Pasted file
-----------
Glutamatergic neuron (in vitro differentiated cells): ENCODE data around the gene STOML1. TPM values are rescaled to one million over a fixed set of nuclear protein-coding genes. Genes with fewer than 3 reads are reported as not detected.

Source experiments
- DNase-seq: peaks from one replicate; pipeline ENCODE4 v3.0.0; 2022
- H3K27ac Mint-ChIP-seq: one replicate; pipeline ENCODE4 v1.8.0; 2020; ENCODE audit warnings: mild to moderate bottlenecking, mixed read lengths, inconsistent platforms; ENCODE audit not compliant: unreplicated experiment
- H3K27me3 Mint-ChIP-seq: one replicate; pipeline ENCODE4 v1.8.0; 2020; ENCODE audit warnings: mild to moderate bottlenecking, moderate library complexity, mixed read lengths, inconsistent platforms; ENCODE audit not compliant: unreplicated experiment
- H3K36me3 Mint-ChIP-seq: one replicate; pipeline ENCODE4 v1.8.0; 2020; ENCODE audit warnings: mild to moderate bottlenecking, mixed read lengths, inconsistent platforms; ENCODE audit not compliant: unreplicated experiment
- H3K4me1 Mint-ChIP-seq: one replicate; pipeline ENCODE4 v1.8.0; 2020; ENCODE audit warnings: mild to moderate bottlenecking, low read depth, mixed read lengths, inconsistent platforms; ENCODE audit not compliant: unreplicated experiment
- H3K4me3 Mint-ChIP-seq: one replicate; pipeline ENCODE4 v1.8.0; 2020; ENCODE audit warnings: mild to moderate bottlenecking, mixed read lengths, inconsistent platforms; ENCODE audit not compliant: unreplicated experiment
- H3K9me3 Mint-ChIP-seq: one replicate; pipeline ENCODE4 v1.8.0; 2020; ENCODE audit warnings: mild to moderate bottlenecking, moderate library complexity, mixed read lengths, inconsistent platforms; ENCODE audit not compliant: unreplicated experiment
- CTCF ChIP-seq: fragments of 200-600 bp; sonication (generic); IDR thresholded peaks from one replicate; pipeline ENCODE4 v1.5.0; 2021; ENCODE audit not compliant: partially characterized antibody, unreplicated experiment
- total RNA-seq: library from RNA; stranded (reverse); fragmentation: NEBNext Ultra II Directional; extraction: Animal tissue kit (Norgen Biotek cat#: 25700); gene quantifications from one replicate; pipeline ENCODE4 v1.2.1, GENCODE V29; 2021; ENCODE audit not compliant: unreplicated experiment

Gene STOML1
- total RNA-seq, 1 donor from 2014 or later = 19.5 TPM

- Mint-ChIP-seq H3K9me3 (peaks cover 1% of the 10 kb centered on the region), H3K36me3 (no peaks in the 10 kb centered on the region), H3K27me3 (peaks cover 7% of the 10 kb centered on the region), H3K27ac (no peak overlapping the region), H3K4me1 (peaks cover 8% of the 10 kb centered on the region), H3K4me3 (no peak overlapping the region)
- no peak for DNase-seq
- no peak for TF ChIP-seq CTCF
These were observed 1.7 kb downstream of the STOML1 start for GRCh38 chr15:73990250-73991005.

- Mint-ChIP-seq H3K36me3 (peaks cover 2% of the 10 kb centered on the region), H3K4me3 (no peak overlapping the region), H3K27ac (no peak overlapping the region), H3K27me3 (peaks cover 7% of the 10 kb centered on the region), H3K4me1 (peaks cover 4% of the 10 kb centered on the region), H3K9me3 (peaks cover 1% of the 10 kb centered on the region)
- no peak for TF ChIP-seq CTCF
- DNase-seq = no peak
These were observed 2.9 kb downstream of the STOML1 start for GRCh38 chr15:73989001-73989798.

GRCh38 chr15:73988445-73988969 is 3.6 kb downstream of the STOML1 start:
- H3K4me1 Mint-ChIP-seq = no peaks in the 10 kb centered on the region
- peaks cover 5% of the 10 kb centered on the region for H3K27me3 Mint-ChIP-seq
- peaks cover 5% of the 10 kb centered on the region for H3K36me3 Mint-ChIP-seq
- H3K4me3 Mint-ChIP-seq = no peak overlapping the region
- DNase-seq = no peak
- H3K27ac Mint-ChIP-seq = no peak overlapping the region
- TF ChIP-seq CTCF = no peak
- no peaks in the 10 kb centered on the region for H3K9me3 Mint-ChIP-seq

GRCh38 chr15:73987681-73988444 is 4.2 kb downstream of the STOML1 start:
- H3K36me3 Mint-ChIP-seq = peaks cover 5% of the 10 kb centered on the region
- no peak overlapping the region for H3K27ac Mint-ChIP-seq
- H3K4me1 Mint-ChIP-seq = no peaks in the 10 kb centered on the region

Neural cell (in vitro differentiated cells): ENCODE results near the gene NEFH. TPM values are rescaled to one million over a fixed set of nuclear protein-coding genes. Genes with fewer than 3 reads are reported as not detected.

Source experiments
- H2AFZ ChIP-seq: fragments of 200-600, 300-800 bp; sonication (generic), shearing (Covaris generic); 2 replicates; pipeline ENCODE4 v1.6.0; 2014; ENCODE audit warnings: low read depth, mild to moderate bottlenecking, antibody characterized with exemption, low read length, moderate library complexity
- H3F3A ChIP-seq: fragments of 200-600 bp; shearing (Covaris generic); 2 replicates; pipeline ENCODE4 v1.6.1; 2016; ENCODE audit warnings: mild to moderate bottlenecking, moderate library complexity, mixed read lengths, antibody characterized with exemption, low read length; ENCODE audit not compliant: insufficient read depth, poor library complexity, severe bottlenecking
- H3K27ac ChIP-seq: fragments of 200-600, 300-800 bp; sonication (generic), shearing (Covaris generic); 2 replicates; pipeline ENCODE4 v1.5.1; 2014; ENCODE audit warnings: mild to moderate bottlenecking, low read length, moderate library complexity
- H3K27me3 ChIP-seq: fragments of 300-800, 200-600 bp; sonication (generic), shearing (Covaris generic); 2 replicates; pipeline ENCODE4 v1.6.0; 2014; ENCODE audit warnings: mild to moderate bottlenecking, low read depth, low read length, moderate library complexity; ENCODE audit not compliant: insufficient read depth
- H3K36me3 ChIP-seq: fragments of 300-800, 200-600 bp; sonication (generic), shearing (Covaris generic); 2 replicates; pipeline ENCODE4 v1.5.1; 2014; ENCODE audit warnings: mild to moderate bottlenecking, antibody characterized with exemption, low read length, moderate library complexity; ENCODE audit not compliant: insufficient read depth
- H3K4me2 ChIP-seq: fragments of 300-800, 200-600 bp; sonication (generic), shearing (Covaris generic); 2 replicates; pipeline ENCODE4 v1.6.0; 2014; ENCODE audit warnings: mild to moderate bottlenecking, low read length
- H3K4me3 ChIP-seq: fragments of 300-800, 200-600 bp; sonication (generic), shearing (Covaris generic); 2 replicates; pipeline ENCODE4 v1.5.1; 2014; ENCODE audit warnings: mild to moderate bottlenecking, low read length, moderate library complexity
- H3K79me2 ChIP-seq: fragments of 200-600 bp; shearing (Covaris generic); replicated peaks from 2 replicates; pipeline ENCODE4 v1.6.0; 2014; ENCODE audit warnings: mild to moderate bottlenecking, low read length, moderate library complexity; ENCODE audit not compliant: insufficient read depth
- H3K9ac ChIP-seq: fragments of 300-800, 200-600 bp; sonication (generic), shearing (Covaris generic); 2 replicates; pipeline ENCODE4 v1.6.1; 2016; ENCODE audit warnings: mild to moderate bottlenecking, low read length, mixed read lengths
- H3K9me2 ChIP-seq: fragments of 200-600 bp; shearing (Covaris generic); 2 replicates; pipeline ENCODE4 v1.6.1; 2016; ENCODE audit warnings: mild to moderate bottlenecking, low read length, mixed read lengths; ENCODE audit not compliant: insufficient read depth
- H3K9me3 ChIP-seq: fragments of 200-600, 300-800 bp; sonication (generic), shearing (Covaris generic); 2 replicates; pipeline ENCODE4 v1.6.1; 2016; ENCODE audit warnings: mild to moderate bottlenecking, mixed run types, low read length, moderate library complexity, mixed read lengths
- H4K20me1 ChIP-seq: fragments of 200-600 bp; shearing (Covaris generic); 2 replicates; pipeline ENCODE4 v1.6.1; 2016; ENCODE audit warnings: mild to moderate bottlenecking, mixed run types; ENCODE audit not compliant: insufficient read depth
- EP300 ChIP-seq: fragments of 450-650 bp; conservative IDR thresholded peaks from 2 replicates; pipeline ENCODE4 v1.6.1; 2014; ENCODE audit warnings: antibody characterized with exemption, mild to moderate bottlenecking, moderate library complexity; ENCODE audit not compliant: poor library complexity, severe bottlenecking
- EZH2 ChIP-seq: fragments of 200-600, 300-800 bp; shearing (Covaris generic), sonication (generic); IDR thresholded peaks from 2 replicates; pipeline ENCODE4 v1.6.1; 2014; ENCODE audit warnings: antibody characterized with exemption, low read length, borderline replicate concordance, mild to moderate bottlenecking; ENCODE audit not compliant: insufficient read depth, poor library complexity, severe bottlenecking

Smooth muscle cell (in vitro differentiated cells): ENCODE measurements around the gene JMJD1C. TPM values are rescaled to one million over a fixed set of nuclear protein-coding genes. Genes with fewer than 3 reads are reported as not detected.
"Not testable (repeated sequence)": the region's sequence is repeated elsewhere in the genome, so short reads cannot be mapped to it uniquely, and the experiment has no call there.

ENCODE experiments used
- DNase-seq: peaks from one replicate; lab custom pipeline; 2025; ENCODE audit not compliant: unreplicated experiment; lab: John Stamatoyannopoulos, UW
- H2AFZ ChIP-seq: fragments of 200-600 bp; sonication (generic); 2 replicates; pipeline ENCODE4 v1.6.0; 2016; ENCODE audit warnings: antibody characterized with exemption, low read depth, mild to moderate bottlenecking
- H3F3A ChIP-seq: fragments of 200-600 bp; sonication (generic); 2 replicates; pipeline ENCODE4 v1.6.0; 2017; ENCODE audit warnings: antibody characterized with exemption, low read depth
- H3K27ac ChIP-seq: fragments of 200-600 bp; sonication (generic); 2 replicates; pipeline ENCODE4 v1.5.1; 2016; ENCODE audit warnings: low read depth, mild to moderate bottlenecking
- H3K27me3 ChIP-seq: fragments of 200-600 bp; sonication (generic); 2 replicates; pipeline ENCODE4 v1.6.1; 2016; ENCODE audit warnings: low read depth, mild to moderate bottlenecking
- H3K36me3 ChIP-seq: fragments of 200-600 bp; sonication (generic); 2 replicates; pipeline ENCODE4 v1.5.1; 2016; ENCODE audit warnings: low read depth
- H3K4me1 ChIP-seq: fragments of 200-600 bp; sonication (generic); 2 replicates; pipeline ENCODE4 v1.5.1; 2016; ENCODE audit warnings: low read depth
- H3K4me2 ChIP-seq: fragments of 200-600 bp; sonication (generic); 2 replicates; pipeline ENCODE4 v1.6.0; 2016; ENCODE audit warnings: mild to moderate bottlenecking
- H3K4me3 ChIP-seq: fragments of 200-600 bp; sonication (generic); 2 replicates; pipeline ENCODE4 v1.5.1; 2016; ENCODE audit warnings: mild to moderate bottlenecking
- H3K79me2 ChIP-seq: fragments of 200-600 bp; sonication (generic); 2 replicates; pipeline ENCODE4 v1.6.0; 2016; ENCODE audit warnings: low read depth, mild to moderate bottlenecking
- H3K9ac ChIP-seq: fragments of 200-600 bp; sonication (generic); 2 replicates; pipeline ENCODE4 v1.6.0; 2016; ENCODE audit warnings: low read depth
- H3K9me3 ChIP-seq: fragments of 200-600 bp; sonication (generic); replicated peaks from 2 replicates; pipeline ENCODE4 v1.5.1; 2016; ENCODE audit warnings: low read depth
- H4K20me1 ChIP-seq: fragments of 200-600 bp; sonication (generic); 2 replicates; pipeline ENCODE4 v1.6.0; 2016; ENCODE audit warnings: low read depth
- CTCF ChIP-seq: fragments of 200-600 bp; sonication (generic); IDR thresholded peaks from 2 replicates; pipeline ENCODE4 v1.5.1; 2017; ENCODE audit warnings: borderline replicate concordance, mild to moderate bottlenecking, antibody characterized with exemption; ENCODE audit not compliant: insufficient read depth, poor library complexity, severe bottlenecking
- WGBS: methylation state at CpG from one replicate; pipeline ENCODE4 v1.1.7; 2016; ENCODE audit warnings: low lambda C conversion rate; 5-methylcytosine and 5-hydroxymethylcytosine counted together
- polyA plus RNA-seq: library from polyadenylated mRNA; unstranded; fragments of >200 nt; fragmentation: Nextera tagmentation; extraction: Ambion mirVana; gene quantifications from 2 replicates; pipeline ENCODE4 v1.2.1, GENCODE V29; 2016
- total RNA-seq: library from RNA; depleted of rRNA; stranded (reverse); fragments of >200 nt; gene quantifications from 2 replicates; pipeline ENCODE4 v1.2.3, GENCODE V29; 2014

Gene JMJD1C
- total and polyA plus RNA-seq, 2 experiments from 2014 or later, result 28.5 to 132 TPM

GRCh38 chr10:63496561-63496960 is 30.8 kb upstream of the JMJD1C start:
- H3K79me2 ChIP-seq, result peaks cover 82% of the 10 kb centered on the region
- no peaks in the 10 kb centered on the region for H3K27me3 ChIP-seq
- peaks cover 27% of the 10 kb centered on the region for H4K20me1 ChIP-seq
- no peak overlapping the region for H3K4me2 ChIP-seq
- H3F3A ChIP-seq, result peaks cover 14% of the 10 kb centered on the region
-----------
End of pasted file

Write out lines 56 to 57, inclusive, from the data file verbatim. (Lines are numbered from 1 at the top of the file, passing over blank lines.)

- H3F3A ChIP-seq: fragments of 200-600 bp; sonication (generic); 2 replicates; pipeline ENCODE4 v1.6.0; 2017; ENCODE audit warnings: antibody characterized with exemption, low read depth
- H3K27ac ChIP-seq: fragments of 200-600 bp; sonication (generic); 2 replicates; pipeline ENCODE4 v1.5.1; 2016; ENCODE audit warnings: low read depth, mild to moderate bottlenecking